∷ Absent a sudden influx of twenty- and thirty-something readers, the heavy dependence of the newspaper industry on aged and aging readers means that its audience at some point will die off.  While the Social Security Administration says a 65-year-old woman statistically can look forward to nearly 20 more years of life, the above data clearly demonstrate that the industry is failing to replace older readers with younger individuals.   At some point, the newspaper audience may contract so severely that (a) publishers cannot attract enough advertisers, (b) publishers no longer enjoy the economies of scale necessary to print profitably or (c) both of the above.
∷ The weak readership in the younger segments of the population suggests that both the form and content of the print product are not widely appealing to the generations that came of age in the digital age. While there doesn’t appear to be much hope of attracting a significant number of sub-45 individuals to the print product, publishers have a shot at extending and protecting their valuable franchises by developing digitally native products that could – and should – be embraced by the Digital Natives.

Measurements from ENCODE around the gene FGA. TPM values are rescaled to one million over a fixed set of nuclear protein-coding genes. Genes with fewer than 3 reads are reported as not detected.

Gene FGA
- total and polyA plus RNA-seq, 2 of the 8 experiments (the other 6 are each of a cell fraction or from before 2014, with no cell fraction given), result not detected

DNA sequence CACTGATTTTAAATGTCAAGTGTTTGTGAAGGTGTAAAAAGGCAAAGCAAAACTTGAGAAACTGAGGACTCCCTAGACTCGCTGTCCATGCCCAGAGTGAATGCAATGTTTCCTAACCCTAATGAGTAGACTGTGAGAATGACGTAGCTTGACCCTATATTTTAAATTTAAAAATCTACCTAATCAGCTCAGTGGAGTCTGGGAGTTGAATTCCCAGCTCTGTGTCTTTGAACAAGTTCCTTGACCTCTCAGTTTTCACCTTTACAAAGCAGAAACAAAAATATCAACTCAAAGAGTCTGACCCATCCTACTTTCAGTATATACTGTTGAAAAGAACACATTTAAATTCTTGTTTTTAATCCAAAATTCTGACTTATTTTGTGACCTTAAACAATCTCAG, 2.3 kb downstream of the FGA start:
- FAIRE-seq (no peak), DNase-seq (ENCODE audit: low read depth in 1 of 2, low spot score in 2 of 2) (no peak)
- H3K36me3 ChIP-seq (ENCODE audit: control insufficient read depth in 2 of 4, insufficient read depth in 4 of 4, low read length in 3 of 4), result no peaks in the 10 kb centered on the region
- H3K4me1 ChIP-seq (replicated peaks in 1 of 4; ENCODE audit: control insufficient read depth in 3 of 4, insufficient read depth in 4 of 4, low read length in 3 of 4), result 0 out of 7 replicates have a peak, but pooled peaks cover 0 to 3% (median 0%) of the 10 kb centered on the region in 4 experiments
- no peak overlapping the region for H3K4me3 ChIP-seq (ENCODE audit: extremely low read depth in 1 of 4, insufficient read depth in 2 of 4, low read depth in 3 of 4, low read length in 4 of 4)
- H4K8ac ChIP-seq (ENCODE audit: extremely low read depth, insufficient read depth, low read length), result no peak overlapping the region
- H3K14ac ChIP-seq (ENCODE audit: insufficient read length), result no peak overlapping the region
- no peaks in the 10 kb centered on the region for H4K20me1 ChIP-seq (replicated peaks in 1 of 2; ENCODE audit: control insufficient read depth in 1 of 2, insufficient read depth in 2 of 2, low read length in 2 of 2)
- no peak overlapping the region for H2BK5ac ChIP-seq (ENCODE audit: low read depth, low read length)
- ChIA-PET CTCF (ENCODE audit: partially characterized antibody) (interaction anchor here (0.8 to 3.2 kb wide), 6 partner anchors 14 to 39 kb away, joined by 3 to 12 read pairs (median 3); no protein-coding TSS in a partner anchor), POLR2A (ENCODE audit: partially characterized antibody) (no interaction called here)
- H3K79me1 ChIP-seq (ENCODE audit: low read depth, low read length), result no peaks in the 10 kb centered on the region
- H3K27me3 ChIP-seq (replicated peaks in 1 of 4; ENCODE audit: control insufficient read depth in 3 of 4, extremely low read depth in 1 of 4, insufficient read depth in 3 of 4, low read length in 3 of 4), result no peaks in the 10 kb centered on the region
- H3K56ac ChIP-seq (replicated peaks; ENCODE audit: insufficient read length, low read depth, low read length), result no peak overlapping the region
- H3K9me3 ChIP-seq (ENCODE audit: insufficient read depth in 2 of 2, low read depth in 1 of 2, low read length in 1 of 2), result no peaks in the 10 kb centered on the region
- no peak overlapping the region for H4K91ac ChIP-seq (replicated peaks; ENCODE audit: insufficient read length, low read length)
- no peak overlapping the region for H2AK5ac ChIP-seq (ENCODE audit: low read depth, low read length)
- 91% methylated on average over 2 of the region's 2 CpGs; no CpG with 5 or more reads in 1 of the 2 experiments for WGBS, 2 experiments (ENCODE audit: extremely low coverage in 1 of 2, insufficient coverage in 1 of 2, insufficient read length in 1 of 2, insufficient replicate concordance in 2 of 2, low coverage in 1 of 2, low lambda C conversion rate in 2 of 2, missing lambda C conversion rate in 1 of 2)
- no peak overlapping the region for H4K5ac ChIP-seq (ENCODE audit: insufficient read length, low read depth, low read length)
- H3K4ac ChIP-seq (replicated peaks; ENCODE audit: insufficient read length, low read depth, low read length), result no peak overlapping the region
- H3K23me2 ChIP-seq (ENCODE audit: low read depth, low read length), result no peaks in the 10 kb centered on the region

The time for the industry to pivot from print to pixels appears to running low. In the meantime, none of us is getting any younger.  

UPDATE (1.17.2013):  The above post was challenged in this article at Poynter.Org.  Following is my response to the issues raised by the author:

Scarborough Research says 68% of the newspaper audience is over 45 and I say 74%. So, we are not too far apart about the state of play today. 
As for the velocity of change, I based my analysis and my blog post on two studies from Pew, which asked where people got their news. In 2010, 21% of those between the ages of 18-29 said they used newspapers.  In 2012, the number fell to 8%.  In 2010, 26% of those aged 30-49 said newspapers. In 2012, the number dropped to 14%. Newspaper readership also declined among older reader but not nearly as much. 
Like my friend, Tom Rosenstiel, the author of the Poynter article, I would rather fix the problems than debate the data.  In his new role at the American Press Institute, he is in an exceptional position to do so.  


Blogger Gary Meo said...

It is likely not an apples-to-apples comparison given the differences in our survey methodology, but according to Scarborough's most recent national data, about 48% of adults who read a daily printed newspaper on an average-issue basis, are age 45 or older. In 2006,that number was about 38%. The median age of a daily newspaper reader was 45 in 2006. Today it is 54. Newspapers have always appealed to older people more than younger people, and the newspaper reader is aging, no doubt, but our data suggests that it is not as severe as your analysis suggests. Nonetheless, it is clear that newspapers' viability depends upon the development of products that appeal to younger adults.